Daniel J. Hinkley spoke in Dublin around the year 2000, an event organised by the Royal Horticultural Society of Ireland at University College Dublin, and I can still recall the anticipation and excitement of attending that talk. He was a leading light in the world of gardening, a plant explorer and collector and the introducer of a vast array of the most interesting, unusual and beautiful plants. His book, The Explorer’s Garden, Rare and Unusual Perennials, published in 1999, became the handbook of choice for those in search for the latest and the greatest for their gardens and its pages were soon as well-worn as Graham Stuart Thomas’ Perennial Garden Plants, the de rigueur handbook until then.
The annual catalogues from his Heronswood Nursery were a perennial source of information and inspiration and, even though we couldn’t place orders from this side of the Atlantic, we could dream and search seed catalogues and check the lists of the more avant garde nurseries in hope – Crug Farm in Wales was always the best starting point as Dan Hinkley had travelled on plant-hunting expeditions with Sue and Bleddyn Wynn-Jones for many years and they had shared tastes and plants.
His Heronswood Garden in the Northwestern United States was internationally famous, a beacon of horticultural excellence, and place of pilgrimage for enthusiastic gardeners, but it eventually became more a millstone around his neck rather than the joy it initially had been and he took the brave decision to leave it behind. Leaving success behind is always a difficult decision but it gave him the freedom to begin a new garden, one informed by his experiences at Heronswood, his international plant-hunting travels and world-wide gardening colleagues and friends. This would be a garden for his husband, Robert, and himself, a personal garden, a garden full of the plants he loved, and he tells the story of the garden in his latest book, Windcliff, A Story of People, Plants and Gardens.
I always read an author’s foreword with great care and attention and I read it again after reading the book for, I imagine, most forewords are written after the body of the work has been completed as it’s the best way to accurately foretell what one is going to write. The foreword can often encapsulate the spirit of a book very effective as is the case here – and expressed so much better than I could:
“So, this book of carefully chosen words on Windcliff is my attempt to convey my thoughts on good gardening as applied to my own climate and surroundings. There is no magic or revelation; it has been said many times before me…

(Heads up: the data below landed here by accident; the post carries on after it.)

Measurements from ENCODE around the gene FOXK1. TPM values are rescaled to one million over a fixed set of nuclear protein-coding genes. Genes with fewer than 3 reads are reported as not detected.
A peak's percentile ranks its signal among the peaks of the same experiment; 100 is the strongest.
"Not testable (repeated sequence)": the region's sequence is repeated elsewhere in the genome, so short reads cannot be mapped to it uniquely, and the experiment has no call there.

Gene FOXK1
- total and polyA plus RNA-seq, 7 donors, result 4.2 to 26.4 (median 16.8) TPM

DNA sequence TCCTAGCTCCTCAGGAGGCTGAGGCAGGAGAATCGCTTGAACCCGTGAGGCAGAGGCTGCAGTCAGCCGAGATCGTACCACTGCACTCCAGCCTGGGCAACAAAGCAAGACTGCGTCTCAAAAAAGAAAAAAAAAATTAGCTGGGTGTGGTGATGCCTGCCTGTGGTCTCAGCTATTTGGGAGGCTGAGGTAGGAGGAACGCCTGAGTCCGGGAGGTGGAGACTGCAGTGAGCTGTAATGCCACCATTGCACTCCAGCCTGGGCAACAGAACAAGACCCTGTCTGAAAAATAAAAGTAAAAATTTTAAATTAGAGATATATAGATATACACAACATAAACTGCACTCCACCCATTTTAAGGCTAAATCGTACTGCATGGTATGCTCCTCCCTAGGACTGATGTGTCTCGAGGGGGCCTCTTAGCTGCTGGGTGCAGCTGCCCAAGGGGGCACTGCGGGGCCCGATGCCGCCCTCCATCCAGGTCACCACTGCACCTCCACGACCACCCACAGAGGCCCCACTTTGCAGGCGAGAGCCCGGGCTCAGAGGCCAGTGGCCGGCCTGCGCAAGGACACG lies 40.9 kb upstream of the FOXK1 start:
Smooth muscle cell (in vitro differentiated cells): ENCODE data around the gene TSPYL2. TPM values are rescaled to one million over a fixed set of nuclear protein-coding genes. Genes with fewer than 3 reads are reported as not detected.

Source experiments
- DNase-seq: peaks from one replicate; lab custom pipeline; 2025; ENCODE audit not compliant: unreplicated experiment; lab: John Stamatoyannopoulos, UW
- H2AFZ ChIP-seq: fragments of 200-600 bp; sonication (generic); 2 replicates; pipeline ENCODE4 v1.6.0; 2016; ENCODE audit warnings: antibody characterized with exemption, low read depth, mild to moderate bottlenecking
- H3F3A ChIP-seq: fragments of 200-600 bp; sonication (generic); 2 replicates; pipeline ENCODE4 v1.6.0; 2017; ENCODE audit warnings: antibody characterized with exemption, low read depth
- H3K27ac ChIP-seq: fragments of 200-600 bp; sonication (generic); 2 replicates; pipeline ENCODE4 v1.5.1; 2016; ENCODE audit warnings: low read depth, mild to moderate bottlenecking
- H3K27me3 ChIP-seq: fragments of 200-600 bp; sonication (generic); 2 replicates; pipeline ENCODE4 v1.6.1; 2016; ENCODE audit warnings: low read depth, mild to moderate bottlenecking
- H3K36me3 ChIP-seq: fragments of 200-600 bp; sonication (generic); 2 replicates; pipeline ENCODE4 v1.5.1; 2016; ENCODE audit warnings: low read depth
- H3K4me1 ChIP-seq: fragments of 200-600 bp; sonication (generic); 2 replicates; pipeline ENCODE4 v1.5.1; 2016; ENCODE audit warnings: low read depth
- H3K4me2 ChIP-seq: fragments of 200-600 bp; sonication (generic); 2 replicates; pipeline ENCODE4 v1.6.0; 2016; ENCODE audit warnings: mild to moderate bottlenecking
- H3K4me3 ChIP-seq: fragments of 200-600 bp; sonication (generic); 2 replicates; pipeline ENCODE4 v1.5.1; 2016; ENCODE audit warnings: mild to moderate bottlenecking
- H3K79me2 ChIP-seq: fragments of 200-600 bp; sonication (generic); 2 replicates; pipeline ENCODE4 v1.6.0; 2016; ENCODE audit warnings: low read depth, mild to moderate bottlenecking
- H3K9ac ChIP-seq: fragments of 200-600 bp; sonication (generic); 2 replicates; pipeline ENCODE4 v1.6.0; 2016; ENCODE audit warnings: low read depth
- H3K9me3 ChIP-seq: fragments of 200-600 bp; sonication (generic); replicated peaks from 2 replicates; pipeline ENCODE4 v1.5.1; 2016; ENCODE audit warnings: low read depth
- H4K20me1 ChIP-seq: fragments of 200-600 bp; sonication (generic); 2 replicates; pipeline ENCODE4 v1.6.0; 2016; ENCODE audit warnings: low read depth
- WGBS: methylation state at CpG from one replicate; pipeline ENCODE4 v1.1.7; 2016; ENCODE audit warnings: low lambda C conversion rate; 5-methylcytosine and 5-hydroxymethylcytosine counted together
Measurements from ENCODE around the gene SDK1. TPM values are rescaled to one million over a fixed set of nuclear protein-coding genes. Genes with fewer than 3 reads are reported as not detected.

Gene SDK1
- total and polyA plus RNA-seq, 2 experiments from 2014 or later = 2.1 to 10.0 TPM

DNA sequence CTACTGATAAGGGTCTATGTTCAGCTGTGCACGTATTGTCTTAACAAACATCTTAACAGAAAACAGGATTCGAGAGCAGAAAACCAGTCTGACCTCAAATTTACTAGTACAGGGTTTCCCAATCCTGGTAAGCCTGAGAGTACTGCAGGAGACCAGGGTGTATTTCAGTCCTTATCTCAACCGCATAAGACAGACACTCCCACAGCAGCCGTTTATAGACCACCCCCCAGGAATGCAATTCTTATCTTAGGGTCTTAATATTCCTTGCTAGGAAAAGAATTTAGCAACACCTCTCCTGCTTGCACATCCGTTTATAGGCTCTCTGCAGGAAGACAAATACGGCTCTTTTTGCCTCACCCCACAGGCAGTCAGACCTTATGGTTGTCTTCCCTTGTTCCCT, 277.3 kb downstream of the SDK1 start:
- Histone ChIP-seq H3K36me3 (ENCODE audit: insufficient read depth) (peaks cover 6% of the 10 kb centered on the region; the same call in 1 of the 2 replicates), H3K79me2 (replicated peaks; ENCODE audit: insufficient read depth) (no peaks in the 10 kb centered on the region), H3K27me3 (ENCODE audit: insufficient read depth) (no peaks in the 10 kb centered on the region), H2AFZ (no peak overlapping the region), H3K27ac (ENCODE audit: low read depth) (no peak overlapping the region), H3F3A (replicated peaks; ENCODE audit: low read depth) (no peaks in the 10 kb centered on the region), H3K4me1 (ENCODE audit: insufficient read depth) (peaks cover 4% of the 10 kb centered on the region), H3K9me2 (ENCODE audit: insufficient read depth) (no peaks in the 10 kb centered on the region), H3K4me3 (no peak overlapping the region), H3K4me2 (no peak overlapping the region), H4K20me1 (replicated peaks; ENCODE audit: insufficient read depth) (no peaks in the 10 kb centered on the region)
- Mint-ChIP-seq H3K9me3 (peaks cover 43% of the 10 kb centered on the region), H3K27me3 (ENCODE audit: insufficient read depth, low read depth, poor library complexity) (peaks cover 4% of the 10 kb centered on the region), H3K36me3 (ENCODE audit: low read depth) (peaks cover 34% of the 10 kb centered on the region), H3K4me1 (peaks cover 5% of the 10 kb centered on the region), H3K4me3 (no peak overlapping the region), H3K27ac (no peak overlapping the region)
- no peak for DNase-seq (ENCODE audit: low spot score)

There are more approaches, more tricks of the trade, undoubtedly as many as there are good gardeners. Yet the yearning for beauty, whatever that may be, is the same. It is not intentional nor is it fully accidental. There is no endpoint or possession.
Perhaps making a garden remains simply an unending and clever conversation between our past and ourselves….It is the caprice to plant a tunnel of laburnum , which I have never done, or create a meadow, which I am trying to do quite unsuccessfully. It is plucking a ripening apple from the tree you planted with your father, or smelling the Philadelphus that once grew in your grandfather’s garden.”
As with Heronswood, he has created another beautiful garden and, from it, a beautiful book. He describes Heronswood as the brains and the brawn of Windcliff and the move from one to the other was with one load of furniture and six loads of plants. Much of Heronswood was in the English style, colour-driven with mixed borders all sternly controlled and managed yet it was the little bits of nature evoked in the woodland areas which most captured his soul, which most appealed to him, and which informed his approach to the new garden at Windcliff, a very different and very beautiful garden and “All of our really big mistakes had been left behind.”
The narrative of the book is an outline of process, a discussion of garden design, plant association, the value of foliage and fragrance, of views and privacy, of blending together house and garden and garden and setting, of the potager and the nursery, of influences and inspirations, of garden projects and a recognition, acceptance, even happy embracing that gardening is play, that success is often a matter of serendipity, that each moment is worth treasuring, that gardening dogma ought not dominate our gardening life and that we should be happy in our gardens.
While Heronswood was a performance for the public, Windcliff holds the soul of Dan Hinkley – “The enchantment of gardening, of collecting and cultivating and sharing, has as its greatest asset a remembrance of our existence, moment by precise moment… Individual plants have become my bookmarks in the madness of living life to the fullest on a planet that has the audacity to keep turning.”
[Windcliff, A Story of People, Plants and Gardens, Daniel J. Hinkley, Timber Press, Portland, Ogegon, 2020, Hardback, 280 pages, £26.99, ISBN: 978-1-60469-901-2]